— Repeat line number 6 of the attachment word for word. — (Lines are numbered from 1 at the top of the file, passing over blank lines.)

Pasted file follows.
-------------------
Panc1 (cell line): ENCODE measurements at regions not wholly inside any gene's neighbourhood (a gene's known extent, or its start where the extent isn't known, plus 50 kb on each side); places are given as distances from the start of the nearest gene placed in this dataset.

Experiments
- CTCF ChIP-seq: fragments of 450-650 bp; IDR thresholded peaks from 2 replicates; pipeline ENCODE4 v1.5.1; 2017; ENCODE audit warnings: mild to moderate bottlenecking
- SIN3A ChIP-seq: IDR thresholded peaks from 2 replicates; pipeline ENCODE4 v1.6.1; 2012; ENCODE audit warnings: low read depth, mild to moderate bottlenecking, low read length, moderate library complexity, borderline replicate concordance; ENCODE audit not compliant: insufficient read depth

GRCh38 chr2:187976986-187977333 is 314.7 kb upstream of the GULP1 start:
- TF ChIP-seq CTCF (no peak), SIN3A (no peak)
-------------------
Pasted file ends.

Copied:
- TF ChIP-seq CTCF (no peak), SIN3A (no peak)